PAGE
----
WMC’s dementia care program helps to see the person

Bridget White, COTA/L, WMC occupational therapy assistant, helps care for Maddy Wise through the WMC Dementia Care Program. The new program is covered by most insurances, and provides specific strategies for families and caregivers to implement as their loved ones reach new stages of dementia—whether they live at home or in a long term care facility.

A dementia diagnosis may cause patients and families alike to question the future. Although there is no cure for dementia, there are ways to cope to help patients maintain a good quality of life and provide family and friends with meaningful ways to help.

Winneshiek Medical Center is pleased to introduce a new program to the community: WMC’s Dementia Care Program. The only program of its kind in our region, WMC’s Dementia Care provides specific strategies for families and caregivers to implement as their loved ones reach new stages of dementia. WMC’s Dementia Care program is designed by Winneshiek Medical Center occupational therapist Lori Shindelar, OTR/L, and certified occupational therapy assistant Bridget White, COTA/L.

Lori says, “Through an assessment with the patient and his or her family, occupational therapy staff create a customized program to help ‘see the person’ in all stages of dementia.”

 

Seeing the person

The Wise children play an active role in the care of their mother, Maddy, who is coping with dementia. Pictured front from left, Dave Wise, Maddy Wise and Dick Wise. Second row from left, Halley Wise and Ann Mansfield.

The Wise children play an active role in the care of their mother, Maddy, who is coping with dementia. Pictured front from left, Dave Wise, Maddy Wise and Dick Wise. Second row from left, Halley Wise and Ann Mansfield.

Halley Wise and Ann Mansfield, both registered nurses, have experienced the benefits of WMC’s Dementia Care Program as they and their brothers provide care for their mother, Maddy Wise.  “Mom has later stage dementia,” says Ann.  “When Bridget began working with her, she uncovered the person behind the mask of dementia. She showed us how to connect with Mom in ways that bring us all joy.” In addition to working with patients and families, occupational therapists assist primary caregivers to understand the uniqueness of each individual.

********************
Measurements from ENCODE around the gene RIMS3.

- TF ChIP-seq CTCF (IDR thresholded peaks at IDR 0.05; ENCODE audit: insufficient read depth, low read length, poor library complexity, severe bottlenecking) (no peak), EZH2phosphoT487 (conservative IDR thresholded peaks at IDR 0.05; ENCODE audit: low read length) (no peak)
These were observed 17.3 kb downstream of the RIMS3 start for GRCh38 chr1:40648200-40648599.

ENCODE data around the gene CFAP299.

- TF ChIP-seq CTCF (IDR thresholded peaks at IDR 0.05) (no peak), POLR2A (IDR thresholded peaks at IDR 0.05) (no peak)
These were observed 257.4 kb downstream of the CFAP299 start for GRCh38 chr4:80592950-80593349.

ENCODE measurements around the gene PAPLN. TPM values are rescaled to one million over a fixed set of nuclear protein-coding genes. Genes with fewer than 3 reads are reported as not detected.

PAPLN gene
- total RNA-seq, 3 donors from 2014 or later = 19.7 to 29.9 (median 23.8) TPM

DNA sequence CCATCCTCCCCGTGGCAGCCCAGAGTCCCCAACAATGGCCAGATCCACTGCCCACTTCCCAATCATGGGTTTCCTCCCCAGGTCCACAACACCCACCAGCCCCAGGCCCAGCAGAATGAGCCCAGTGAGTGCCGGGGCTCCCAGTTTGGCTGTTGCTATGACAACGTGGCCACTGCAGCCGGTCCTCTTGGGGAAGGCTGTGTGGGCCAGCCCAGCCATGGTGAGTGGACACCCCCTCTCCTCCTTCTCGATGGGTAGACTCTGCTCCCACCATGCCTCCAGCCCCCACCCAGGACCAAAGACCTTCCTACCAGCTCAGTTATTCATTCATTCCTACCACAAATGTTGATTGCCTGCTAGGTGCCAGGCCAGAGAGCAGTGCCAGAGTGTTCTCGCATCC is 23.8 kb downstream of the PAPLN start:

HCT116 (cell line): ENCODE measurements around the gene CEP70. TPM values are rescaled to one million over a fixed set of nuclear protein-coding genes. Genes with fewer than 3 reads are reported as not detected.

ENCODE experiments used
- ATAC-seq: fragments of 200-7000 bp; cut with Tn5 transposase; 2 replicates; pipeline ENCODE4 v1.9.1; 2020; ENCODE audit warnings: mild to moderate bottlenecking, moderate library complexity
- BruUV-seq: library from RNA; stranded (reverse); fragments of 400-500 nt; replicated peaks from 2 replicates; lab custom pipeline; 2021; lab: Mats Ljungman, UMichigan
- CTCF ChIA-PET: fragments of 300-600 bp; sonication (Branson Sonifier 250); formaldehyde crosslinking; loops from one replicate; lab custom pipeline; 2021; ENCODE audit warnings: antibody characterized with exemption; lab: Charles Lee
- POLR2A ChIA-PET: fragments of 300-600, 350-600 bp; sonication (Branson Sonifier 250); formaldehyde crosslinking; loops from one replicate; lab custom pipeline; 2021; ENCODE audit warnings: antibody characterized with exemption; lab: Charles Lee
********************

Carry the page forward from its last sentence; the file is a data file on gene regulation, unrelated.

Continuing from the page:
“Each patient has a story to discover,” says Bridget. “For example, Maddy loves the music from her teenage years. We were able to identify that interest, and Maddy’s family provided her with an iPod with her favorite songs from that era. It is heartwarming to see Maddy gently dancing to the music with a content smile on her face.”

“Mom also loves the smell of freshly brewed coffee,” adds Halley. “The anticipation of her morning coffee can help her to join the breakfast table each day. With the help of therapy and the techniques we’ve learned from Bridget, we have grown to embrace each stage of Mom’s diagnosis, and it is comforting to us to see her enjoy her life.”

Bridget explains that if families seek therapy early, patients can have input into their care plan, instead of caregivers trying to fill in the pieces later. She says, “We can adapt activities to their ability level because we’ll know what is meaningful to them, and this can improve their quality of life in all stages of dementia.”

Ann adds, “It is comforting for a family to know that their loved one had a chance to form a plan that would help them as they become more vulnerable.”

Accepting dementia

One hurdle of a dementia diagnosis is overcoming the associated stigma. Halley says, “Some people are in denial or are afraid to talk about the diagnosis. I look at dementia like a diagnosis of any other disease – for instance diabetes, heart disease or COPD. To ensure quality of life, you need treat the disease and learn how to care for the person. It’s the same with dementia.”

The WMC Dementia Care Program helped the Wise family understand the changes their mother was dealing with and how different strategies for communication and care could help Maddy cope most effectively and maintain her activities of daily living as long as possible. Ann says, “Bridget helped shift our thinking from providing mom ‘dementia care’ to creating the most optimal daily living conditions for her as long as we could. The process of working with Bridget helped us see this journey with our mom in an entirely different light. Bridget’s guidance has optimized our ability as a family to better understand dementia and provide ideal support.”

Acting early

“Although the conversation may be difficult, it is incredibly important to see your health care provider as soon as signs of dementia begin to surface,” says Robert Flinchbaugh, D.O., Mayo Clinic Health System family medicine physician and Chief Medical Officer at Winneshiek Medical Center. “Education regarding the progression of dementia and early dementia therapy can alleviate many of the concerns and barriers caregivers feel when interacting with their loved one in new and different ways.”

Is the WMC Dementia Program Covered by Insurance?

WMC’s Dementia Care Program is covered by Medicare, Medicaid and most private insurances. It is important to check with your insurance carrier before beginning services. The program is available to anyone who has been diagnosed with dementia, whether they live in their own home or in a long term care facility. For more information on WMC’s Dementia Care Program, talk to your primary care provider, or call the Rehabilitation and Sports Medicine department at 563-387-3031. Information is also available online at www.winmedial.org/dementia.

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